As if this volte face were not embarrassing enough, it was closely followed by a collapse in the dollar that saw Porsche sales dive, almost bringing the dollar- dependent company to the brink. For the first time in its history, it had to put the workforce on short time and the real prospect of a takeover loomed. By 1990 Porsche sales in the US had dipped below 10,000 units for the first time in many years and they continued a downward slide to 1960s levels: a mere 4400 in 1992.
Porsche’s brand image was further damaged by the debacle of its ultimately doomed attempt to compete in the American CART series with the goal of winning Indianapolis, the team’s hopeless deficiency led to a very public humiliation, there were even mutterings about pulling out of the American market altogether.
The corner was finally turned in the mid-90s with the success of the 993 and the introduction of the mid-engined Boxster, and, as the millennium approached, Porsche’s entry into the SUV arena. By 2002 Porsche was being heralded as ‘the world’s most profitable car maker’ – which led chief executive Wendelin Wiedeking, architect of the company’s success, to overplay his hand in a failed attempt to take over Volkswagen, plunging the company into crippling debt. Volkswagen eventually rescued Porsche in a reverse takeover, absorbing it into its portfolio of brands, where it has continued to prosper on an unprecedented scale.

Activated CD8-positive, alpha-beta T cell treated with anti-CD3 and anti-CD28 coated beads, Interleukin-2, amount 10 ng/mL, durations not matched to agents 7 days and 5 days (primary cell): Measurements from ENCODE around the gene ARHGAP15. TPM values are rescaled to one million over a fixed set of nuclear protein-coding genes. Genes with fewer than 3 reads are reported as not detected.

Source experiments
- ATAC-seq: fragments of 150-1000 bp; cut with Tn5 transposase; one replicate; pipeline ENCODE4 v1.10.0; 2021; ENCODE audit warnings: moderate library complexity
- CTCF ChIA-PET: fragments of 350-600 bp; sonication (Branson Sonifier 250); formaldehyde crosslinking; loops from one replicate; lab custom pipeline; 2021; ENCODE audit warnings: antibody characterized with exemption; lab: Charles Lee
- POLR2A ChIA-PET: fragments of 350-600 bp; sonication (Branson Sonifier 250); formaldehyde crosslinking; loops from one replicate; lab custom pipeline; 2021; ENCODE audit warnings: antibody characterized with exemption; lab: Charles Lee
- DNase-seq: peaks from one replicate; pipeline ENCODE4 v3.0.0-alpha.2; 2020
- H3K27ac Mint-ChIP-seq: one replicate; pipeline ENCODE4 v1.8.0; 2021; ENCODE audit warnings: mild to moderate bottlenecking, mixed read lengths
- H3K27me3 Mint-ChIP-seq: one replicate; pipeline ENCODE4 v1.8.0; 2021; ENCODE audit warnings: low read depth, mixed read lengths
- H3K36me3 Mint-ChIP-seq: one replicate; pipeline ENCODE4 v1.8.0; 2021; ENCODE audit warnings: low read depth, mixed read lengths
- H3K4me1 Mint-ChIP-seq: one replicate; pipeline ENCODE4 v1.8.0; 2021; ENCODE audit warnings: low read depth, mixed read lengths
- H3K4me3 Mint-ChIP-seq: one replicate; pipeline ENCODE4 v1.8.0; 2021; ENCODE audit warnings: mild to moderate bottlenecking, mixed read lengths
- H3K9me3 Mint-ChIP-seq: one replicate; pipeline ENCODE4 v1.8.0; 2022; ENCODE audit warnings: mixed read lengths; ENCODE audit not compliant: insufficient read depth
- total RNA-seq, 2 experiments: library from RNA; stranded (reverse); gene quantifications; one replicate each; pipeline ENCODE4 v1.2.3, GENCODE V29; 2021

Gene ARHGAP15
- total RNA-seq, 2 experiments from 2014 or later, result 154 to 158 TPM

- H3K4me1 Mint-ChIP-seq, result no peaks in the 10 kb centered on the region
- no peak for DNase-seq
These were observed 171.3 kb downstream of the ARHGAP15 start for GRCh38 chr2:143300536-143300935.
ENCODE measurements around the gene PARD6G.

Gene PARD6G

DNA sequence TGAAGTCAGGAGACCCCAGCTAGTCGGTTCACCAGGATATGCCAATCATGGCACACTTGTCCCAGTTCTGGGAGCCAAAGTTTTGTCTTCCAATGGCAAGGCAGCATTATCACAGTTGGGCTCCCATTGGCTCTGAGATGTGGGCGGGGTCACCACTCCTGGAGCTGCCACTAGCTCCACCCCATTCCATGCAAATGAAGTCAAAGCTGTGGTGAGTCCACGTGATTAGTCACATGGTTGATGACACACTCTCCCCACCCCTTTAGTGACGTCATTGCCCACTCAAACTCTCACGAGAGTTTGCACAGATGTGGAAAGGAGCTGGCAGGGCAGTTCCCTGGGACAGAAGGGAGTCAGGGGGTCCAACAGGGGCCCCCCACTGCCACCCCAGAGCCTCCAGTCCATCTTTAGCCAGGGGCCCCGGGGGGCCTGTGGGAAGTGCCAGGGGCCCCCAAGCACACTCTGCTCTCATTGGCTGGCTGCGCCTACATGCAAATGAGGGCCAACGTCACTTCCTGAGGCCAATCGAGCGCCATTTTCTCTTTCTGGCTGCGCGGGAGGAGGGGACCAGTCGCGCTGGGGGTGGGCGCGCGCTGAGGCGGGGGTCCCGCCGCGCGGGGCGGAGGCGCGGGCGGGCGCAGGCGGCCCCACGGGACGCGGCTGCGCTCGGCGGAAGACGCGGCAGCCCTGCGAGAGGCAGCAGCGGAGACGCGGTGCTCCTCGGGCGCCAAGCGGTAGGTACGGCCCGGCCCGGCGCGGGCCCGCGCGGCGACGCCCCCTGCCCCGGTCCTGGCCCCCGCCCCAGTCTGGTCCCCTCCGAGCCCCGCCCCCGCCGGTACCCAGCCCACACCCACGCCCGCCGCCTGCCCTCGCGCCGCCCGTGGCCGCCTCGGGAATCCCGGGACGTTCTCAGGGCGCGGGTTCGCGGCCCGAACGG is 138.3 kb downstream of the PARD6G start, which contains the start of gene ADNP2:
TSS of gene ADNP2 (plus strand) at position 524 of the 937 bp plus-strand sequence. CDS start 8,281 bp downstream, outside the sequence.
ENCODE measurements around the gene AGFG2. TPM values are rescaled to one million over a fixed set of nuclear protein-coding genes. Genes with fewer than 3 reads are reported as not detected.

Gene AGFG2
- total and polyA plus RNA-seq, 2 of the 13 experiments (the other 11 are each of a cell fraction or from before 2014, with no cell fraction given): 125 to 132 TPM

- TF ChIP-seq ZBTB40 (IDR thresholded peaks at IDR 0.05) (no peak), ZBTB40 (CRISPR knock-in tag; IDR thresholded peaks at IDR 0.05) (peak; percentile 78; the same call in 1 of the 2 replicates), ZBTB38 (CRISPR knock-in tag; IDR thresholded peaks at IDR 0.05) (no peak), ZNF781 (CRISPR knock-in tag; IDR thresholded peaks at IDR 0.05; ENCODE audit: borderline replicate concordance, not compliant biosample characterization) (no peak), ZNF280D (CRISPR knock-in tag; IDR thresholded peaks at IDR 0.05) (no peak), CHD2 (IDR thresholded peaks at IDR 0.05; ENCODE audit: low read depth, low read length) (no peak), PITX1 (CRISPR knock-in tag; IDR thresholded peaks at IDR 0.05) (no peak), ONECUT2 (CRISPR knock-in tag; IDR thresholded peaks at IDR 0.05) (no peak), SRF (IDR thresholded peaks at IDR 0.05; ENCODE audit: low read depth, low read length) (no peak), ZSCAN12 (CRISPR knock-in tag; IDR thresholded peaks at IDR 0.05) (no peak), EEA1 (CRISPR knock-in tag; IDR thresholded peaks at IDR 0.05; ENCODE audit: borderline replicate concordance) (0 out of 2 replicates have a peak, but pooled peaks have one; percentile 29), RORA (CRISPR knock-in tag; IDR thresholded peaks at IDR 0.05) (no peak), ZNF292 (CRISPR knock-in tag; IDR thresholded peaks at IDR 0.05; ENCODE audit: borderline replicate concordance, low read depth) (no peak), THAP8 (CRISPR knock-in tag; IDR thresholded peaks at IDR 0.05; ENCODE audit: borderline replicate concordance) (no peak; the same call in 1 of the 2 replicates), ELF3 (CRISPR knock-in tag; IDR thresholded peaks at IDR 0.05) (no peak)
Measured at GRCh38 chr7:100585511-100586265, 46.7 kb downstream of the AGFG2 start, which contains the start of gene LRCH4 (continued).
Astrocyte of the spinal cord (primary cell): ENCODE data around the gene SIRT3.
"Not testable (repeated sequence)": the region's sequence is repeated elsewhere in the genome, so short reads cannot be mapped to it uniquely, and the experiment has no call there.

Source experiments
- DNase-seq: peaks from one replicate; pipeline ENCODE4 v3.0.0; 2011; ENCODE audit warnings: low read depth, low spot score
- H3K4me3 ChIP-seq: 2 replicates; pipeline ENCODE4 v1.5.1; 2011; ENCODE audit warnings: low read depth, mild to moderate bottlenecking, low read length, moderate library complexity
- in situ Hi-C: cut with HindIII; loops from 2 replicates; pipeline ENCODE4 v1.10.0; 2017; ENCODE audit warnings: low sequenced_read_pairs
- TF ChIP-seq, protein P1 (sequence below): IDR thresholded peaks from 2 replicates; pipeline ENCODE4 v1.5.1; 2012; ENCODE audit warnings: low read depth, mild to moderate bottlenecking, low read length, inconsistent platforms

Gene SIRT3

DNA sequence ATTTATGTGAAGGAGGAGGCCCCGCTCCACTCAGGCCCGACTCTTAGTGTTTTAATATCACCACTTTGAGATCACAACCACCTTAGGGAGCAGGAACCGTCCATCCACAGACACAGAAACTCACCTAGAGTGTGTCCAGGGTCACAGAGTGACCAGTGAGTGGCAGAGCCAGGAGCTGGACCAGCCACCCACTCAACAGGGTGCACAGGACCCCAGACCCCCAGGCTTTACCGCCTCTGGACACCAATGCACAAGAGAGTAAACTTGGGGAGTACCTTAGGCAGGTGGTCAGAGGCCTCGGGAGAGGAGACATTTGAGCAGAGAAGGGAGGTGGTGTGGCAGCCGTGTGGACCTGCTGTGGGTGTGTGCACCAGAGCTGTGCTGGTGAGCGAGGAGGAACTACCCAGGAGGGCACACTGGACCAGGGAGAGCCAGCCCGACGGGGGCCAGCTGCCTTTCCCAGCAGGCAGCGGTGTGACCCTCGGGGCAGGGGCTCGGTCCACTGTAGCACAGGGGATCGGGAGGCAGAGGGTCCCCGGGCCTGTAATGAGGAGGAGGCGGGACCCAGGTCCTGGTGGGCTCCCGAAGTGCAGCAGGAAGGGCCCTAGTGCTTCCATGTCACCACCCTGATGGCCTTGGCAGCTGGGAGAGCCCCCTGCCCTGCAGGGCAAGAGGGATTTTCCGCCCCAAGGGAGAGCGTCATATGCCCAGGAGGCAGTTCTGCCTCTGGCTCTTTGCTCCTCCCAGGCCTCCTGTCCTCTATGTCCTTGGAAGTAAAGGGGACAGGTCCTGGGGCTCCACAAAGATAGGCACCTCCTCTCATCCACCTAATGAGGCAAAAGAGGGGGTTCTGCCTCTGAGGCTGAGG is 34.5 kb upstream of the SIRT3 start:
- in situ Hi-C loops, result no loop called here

From the first 32 cars imported in 1951, the US has held an unbroken run as Porsche’s largest export market, and it looks like continuing. In 2017 a record 55,000 Porsches were sold in the US out of a total production of 246,000 vehicles.
America, it’s clear, still wants Porsches.
Onwards to victory: Hans Herrmann takes a 550 Spyder to a class win in the 1954 Carrera Panamericana.
Left and below
Ferry and Butzi Porsche in New York with 356; Hoffman advertises its impressive sporting credentials.
‘Finally, by 1954, a Porsche could be yours for less than $3000 – albeit only $5 less’
Above and right. Max Hoffmann sold 70% of Porsche’s total output in the USA. Ferdinand and Ferry Porsche had hoped for five cars per year…